2. Your "school" education does not "limit" your education. There are abundant resources available for certification in areas ranging from CBT, to DBT and other modalities. It need not be taught (although in most cases it is taught at least to some extent) in NP programs. No doubt more course time on therapy as in many areas would be ideal, but again it would dilute one of our comparative advantages vis a vis psychiatrists which is lower cost(s) to educate (indeed most psychiatrists do not do stand alone therapy given that it is more efficient for them to do medication management along with add on therapy codes).

3. Many (perhaps most) therapists and psychiatrists you practice therapy actually resort to "talk therapy" which is often little more than supportive listening. Few, "go the extra mile" to actively employ the focused, specialized techniques involved in CBT, let along ERP or other modalities. 

Thus, whether we should or shouldn't be doing therapy is largely a "moot" point given that most jobs (W-2 and 1099 ) will be billing insurance for it therefore get as good as you can at it and bill, chart and perform accordingly. By the way the paradigm for complexity based billing will be changing in 2020 with a greater emphasis on medical decision making.  Also although, I am new at this my SO has been doing this since 2016 and she was shocked to learn that her 1099 85 hr hourly job that takes mostly Medicaid patients uses complexity based coding and billed about 200K in therapy add on codes for her last year. She at least provides some therapy (as much as you can in a 20 minute followup appointment), but she wasn't aware the codes were being added.  

Edited by myoglobin

FullGlass, BSN, MSN, NP

Specializes in Adult and Geriatric Primary Care. Has 3 years experience.

16 hours ago, myoglobin said:

Thus, whether we should or shouldn't be doing therapy is largely a "moot" point given that most jobs (W-2 and 1099 ) will be billing insurance for it 

You are missing the point.  Yes, PMHNPs can bill add-ons for therapy.  That doesn't mean they very well trained or qualified to provide it, unfortunately.  And it is not possible to provide good therapy in 15 or 20 minutes once a month or so.  The job description of most PMHNPs clearly focuses on med management.  The PMHNP curriculum is in no way adequate preparation for delivering serious talk therapy.  Poor quality therapy can also harm the patient.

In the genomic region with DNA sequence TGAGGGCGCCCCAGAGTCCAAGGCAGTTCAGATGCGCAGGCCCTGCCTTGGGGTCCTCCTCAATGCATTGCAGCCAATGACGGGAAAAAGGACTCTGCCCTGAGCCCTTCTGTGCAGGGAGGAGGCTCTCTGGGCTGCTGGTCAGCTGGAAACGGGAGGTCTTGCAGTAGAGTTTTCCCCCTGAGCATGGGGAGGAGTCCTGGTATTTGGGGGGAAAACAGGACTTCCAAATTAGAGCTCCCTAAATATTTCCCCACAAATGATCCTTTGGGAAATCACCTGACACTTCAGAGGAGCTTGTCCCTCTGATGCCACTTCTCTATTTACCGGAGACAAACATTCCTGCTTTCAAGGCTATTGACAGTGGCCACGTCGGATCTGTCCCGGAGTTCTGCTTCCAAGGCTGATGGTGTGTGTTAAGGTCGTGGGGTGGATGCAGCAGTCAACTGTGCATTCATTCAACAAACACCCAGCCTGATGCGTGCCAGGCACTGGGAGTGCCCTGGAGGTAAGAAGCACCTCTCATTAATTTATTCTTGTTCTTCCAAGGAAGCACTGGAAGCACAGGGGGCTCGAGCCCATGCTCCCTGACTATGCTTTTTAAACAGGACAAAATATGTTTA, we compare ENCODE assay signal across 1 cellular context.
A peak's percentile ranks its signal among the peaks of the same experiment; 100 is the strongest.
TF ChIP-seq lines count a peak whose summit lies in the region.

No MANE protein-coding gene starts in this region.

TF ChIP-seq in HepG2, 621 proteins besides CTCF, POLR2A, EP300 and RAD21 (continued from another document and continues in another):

myoglobin, ASN, BSN, MSN

Specializes in ICU, trauma, neuro. Has 13 years experience.

7 hours ago, FullGlass said:

You are missing the point.  Yes, PMHNPs can bill add-ons for therapy.  That doesn't mean they very well trained or qualified to provide it, unfortunately.  And it is not possible to provide good therapy in 15 or 20 minutes once a month or so.  The job description of most PMHNPs clearly focuses on med management.  The PMHNP curriculum is in no way adequate preparation for delivering serious talk therapy.  Poor quality therapy can also harm the patient.

I will agree that we should generally encourage clients to have "stand alone" therapists in addition to providing supportive therapy and medication management. However, in response to the primary post questions concerning whether or not it is possible to do a lot of therapy as a PMHNP I would assert that it is not only possible, but optimal and an essential part of what we do.  Again, rather than distressing over our limitations, I would rather celebrate the abundant opportunities that we have. Keep in mind you are free to expand your education to your heart's content. I am in the process of signing up for a $5,000 CBTi certification course which will take me about three to six months to complete for example and I will be one of the only providers (out of a practice with more than 200 therapists and 40 PMHNP's) who has this certification. I had also investigated a year long course which would give me ERP therapy for OCD certification, but that is beyond my ability to pursue at this point.

Edited by myoglobin

DrCOVID, DNP

Specializes in psych/medical-surgical. Has 12 years experience.

On 11/21/2020 at 1:49 PM, FullGlass said:

You are missing the point.

Your retorts are "theoretically" correct. We all know theory is often far from reality and that just because someone spends 3,000 hours at something, doesn't mean they are going to be good or better. You think if you spend 10,000 hours playing basketball that you can beat some kid that is physically built for it and more conditioned? Most likely not, but who has more time? Not the best example, but you get the point.